Report Program Generator, commonly known as RPG, is one of the few languages created for punch card machines that is still in use today (thankfully using a line editor and not the punch cards!). It was developed by IBM for their range of mainframe systems, especially the S/390 - as RPG II.
RPG II was ported to the System 36, while an improved version of the language, RPG III, was created for the System 38 and its successor the AS/400 (a mid-range machine, now called the iSeries) and became RPG/400 with a much cleaner syntax, and better file/database reading capabilities. This language was the mainstay of development on the AS/400, and its editor was a simple line editor with prompt templates for each specification (type of instruction).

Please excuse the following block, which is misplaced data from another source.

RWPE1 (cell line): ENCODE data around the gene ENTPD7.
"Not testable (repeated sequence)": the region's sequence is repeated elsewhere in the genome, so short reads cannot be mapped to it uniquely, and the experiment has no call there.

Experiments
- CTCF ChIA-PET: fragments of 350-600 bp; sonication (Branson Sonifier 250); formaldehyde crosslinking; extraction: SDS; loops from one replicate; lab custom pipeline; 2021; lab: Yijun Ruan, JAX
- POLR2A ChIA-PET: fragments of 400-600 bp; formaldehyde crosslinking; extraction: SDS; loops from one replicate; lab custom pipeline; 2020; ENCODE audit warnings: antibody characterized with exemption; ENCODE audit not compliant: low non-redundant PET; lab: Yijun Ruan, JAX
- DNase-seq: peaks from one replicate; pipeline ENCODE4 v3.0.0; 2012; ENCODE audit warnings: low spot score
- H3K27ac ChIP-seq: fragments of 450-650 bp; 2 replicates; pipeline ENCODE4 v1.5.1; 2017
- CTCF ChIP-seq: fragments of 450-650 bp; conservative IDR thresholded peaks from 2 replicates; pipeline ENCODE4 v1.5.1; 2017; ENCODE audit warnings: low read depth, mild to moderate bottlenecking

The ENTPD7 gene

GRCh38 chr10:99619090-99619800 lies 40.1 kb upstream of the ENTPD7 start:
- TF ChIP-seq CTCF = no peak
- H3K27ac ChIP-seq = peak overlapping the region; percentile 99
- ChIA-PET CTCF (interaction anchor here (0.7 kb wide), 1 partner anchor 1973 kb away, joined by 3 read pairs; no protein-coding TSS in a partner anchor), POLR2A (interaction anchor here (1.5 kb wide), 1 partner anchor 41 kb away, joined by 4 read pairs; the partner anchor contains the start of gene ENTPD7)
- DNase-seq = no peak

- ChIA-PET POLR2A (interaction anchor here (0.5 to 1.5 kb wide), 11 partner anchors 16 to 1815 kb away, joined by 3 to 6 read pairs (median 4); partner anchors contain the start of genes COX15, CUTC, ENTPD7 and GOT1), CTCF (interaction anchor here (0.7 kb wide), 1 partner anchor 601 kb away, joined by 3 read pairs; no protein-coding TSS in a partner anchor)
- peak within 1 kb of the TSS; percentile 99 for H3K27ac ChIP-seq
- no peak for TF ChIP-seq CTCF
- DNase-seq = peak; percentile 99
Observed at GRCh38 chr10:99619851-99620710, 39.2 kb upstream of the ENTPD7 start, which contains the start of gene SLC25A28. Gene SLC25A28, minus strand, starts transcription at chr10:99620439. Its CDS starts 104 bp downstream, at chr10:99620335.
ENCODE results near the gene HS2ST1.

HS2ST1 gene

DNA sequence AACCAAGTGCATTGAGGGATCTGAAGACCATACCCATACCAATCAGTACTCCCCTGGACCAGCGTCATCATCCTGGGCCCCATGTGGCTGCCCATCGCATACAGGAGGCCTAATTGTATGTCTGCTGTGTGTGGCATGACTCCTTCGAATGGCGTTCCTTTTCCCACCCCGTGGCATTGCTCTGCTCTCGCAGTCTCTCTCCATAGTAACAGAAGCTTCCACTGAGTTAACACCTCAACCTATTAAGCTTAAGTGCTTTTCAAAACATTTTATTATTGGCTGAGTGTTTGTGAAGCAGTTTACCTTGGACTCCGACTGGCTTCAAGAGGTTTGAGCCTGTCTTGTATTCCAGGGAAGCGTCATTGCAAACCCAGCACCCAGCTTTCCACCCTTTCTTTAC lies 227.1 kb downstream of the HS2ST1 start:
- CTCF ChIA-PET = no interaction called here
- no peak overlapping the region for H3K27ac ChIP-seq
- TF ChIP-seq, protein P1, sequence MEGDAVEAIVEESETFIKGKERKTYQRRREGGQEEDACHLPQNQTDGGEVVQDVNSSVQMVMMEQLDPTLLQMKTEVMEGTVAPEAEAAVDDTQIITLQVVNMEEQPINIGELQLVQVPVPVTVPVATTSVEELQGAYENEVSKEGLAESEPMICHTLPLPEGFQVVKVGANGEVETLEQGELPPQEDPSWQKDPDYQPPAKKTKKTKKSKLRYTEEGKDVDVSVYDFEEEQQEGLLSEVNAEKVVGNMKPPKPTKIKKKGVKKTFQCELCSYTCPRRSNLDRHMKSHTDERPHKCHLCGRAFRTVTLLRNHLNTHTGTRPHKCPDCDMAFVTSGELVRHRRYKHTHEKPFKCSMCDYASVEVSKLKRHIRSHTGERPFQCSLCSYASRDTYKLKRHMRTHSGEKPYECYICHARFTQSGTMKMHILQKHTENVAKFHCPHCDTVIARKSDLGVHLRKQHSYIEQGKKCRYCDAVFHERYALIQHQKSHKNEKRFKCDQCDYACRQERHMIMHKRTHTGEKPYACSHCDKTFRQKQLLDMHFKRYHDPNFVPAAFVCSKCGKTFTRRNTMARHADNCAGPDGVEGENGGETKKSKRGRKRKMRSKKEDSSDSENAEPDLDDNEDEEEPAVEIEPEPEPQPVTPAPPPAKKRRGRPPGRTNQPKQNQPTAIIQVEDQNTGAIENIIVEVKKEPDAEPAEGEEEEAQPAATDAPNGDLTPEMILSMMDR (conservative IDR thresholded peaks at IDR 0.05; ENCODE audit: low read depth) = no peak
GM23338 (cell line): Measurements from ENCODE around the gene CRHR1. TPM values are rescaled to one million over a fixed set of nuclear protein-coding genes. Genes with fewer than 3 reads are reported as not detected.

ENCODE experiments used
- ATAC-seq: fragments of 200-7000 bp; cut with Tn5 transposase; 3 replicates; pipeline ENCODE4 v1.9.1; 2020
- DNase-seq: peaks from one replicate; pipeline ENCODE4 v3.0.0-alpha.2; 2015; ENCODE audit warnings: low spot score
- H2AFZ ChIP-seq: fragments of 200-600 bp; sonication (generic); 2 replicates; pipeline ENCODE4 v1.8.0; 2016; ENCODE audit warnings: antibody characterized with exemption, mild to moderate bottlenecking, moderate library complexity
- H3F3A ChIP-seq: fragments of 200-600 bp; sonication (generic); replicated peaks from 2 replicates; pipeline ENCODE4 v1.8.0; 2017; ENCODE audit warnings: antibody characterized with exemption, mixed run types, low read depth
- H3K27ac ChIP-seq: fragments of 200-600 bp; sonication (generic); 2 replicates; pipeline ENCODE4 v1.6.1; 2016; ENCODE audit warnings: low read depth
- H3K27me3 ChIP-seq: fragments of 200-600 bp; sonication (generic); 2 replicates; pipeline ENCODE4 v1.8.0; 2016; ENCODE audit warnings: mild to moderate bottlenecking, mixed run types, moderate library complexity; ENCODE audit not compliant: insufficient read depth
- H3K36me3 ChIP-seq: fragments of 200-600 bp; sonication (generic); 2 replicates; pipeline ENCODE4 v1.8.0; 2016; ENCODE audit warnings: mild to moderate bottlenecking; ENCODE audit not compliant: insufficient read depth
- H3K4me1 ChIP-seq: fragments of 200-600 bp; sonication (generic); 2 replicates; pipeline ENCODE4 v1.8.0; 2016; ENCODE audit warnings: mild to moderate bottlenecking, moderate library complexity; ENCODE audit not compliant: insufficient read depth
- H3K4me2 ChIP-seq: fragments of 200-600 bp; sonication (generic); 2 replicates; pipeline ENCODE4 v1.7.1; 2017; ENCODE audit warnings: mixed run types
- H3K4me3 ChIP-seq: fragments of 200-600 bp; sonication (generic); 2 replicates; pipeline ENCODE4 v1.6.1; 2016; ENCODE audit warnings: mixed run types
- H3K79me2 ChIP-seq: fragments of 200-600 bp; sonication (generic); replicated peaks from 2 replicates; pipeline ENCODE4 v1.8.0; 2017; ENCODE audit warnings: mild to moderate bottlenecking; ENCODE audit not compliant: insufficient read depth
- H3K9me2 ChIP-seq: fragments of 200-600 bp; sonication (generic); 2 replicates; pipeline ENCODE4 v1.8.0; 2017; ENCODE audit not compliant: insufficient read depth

An RPG program would start off with a File Specification, listing all files being read, created, written or queried, followed by an Input Specification listing all the variables in use along with any Data Structures and one dimensional arrays. The Calculation Specification would follow which contained the actual meat of the code, and finally any inprogram Output Specifications - like a summary report.
RPG III eventually evolved into RPG IV which reduced the limiting punch-card type layout and allowed a free-format text and expressions within its Extended Calculation Specification.
RPG on the AS/400 thrived on the object-orientated look of the underlying operating system (OS/400) to an extent that everything was a file (very similar to the Unix philosophy), so the terminal screen could be updated (with sub windows) by writing to a file (of type *DISPLAY).